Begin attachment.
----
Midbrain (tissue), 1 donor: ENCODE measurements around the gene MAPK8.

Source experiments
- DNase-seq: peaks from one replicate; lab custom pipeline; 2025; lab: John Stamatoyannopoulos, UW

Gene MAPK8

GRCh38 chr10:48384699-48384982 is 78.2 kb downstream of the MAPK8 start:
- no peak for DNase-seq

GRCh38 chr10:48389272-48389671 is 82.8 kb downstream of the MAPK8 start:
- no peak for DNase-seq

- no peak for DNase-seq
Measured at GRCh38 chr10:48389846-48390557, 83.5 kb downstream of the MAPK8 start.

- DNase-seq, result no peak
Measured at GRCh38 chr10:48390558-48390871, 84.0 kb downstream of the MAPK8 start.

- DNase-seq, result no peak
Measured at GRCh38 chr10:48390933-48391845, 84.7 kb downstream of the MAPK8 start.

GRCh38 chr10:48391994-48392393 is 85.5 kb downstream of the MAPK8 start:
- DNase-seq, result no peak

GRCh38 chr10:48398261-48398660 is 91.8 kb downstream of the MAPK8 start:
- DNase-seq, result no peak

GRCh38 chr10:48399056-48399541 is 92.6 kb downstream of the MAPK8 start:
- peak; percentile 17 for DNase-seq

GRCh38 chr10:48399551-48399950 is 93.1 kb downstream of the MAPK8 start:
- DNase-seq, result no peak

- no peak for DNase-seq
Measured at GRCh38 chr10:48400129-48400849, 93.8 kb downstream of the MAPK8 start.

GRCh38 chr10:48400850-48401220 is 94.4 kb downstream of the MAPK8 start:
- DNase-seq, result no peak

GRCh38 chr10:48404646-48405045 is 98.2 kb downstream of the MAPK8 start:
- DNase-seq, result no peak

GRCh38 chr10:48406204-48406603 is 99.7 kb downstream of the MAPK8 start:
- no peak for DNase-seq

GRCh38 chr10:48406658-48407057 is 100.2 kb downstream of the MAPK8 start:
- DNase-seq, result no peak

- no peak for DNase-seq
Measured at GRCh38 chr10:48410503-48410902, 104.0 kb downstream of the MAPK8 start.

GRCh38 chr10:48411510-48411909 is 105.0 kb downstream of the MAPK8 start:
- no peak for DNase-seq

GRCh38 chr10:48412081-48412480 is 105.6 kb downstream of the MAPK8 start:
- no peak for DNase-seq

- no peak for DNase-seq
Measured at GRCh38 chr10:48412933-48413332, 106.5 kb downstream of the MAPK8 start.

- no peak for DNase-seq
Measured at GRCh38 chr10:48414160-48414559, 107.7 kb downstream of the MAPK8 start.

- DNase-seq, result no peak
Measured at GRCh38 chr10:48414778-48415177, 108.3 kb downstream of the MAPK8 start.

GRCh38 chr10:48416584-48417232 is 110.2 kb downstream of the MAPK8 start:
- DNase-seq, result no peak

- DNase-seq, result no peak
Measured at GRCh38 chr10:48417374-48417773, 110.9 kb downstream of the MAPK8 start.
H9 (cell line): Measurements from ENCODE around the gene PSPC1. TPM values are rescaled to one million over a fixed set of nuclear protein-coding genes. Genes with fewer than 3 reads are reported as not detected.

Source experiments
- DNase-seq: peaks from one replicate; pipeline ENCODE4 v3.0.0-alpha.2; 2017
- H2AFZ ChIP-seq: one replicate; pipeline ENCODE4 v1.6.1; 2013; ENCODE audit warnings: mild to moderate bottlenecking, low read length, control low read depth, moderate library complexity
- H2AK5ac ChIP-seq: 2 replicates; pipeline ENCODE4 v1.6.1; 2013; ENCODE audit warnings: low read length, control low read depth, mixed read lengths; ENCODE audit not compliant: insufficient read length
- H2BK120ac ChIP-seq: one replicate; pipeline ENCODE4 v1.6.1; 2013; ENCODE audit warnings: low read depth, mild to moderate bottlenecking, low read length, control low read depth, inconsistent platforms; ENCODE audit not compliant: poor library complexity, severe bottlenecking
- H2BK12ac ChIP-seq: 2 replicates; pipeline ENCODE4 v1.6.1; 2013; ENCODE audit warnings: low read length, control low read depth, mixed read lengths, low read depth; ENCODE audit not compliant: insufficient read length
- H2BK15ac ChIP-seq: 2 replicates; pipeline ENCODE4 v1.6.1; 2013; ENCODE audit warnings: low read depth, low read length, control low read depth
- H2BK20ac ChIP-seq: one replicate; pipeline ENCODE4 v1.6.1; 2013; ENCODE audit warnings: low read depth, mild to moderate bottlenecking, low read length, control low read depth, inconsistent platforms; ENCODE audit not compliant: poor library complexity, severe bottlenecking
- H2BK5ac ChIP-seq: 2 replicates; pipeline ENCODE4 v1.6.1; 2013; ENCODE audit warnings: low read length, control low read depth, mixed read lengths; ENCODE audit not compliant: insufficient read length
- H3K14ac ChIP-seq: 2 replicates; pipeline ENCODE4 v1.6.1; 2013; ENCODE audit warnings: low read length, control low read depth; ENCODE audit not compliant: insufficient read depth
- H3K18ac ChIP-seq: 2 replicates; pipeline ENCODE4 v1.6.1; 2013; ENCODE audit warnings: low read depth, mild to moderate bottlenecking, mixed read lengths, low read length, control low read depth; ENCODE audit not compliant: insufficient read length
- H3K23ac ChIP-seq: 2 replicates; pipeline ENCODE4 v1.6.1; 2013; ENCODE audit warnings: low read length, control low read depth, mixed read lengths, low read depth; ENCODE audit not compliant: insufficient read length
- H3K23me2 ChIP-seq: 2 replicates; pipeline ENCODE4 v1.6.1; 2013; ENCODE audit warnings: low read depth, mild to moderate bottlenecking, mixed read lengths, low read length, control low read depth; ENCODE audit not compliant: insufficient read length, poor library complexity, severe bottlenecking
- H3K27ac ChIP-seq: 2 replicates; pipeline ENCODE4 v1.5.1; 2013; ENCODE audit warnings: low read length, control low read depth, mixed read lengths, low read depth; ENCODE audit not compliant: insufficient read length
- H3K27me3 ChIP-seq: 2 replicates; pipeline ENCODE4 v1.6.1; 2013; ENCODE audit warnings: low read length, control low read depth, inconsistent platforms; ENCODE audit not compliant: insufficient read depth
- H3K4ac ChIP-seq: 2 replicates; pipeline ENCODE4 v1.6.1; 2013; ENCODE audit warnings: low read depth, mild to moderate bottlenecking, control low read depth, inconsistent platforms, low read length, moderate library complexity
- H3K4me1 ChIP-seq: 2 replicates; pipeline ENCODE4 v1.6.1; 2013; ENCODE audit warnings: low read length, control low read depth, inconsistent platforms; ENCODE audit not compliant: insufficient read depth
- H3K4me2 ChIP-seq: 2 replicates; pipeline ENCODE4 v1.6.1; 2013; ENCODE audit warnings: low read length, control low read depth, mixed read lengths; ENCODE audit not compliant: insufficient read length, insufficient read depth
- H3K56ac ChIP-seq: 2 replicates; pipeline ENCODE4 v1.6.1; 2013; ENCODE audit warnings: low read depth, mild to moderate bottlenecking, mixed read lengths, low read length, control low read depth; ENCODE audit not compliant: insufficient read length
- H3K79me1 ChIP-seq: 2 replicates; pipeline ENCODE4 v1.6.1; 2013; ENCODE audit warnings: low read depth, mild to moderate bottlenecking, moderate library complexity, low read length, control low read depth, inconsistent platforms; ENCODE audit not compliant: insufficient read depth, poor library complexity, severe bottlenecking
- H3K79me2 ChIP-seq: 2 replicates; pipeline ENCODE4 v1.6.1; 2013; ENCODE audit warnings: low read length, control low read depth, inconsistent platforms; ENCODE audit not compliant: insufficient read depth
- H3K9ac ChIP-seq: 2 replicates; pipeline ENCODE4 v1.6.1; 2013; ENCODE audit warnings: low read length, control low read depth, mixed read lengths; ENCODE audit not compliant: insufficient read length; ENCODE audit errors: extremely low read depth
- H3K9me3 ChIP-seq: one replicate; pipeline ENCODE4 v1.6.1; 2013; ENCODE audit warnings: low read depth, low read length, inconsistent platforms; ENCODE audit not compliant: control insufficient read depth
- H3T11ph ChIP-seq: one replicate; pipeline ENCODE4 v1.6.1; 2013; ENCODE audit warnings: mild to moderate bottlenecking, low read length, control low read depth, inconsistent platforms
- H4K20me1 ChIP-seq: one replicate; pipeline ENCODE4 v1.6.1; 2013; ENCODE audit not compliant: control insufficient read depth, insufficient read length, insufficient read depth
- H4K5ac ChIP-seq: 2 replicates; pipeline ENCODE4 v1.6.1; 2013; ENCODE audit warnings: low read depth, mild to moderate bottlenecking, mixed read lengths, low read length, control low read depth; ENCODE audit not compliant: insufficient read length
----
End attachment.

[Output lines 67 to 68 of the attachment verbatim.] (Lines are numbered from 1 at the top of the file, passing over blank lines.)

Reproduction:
- H3K4me2 ChIP-seq: 2 replicates; pipeline ENCODE4 v1.6.1; 2013; ENCODE audit warnings: low read length, control low read depth, mixed read lengths; ENCODE audit not compliant: insufficient read length, insufficient read depth
- H3K56ac ChIP-seq: 2 replicates; pipeline ENCODE4 v1.6.1; 2013; ENCODE audit warnings: low read depth, mild to moderate bottlenecking, mixed read lengths, low read length, control low read depth; ENCODE audit not compliant: insufficient read length